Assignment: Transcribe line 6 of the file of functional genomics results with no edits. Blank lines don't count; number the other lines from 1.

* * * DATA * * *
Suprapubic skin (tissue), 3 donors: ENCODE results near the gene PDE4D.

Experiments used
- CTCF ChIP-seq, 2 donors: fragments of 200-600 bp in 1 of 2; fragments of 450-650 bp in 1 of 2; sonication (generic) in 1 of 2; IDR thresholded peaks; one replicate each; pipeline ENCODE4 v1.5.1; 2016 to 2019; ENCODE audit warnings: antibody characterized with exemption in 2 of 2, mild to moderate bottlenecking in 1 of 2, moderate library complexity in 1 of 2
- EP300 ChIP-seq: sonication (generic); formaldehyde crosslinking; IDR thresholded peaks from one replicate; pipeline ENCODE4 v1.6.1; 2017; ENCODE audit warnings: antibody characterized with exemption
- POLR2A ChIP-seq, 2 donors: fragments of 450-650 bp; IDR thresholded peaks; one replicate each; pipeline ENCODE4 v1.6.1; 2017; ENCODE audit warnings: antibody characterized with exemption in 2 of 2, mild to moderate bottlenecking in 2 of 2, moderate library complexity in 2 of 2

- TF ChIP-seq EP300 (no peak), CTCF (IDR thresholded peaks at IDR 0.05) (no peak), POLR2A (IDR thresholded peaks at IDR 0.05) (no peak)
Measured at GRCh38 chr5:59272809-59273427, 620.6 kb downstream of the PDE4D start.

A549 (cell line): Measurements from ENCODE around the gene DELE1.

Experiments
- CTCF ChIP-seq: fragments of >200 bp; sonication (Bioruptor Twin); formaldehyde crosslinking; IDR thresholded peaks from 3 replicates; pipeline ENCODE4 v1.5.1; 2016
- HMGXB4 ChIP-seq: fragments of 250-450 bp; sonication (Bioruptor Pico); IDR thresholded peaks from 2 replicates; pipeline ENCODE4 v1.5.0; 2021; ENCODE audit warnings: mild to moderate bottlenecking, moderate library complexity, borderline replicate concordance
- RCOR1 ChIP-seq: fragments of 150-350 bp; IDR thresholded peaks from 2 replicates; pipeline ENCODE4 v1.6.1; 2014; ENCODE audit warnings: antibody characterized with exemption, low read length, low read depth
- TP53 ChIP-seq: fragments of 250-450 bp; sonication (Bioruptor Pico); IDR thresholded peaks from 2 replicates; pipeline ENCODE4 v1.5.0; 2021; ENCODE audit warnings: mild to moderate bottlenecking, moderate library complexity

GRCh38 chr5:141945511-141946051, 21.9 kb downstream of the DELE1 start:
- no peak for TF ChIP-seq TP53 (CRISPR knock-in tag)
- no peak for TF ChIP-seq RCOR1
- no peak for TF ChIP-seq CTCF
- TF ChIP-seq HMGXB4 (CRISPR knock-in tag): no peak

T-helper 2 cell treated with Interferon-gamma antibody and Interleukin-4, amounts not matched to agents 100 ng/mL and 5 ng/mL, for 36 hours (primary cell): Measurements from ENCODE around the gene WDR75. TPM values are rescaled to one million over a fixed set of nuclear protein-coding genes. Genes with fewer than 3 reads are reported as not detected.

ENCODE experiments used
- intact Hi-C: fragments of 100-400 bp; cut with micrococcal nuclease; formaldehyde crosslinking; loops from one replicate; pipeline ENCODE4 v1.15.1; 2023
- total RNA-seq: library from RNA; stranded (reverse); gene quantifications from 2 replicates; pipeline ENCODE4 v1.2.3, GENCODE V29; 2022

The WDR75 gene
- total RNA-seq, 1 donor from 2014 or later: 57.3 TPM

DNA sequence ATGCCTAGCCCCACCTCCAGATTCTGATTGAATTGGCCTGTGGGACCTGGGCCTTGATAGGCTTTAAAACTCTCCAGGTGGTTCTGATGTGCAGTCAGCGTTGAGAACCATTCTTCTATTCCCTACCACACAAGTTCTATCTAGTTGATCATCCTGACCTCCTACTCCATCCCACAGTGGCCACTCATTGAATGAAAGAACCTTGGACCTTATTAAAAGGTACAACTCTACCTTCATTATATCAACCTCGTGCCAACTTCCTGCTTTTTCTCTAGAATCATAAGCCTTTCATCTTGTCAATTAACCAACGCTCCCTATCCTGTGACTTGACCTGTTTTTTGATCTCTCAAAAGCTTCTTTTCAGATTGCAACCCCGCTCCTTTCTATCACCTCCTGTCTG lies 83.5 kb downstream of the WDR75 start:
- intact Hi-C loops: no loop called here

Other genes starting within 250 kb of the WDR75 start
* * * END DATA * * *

- TF ChIP-seq EP300 (no peak), CTCF (IDR thresholded peaks at IDR 0.05) (no peak), POLR2A (IDR thresholded peaks at IDR 0.05) (no peak)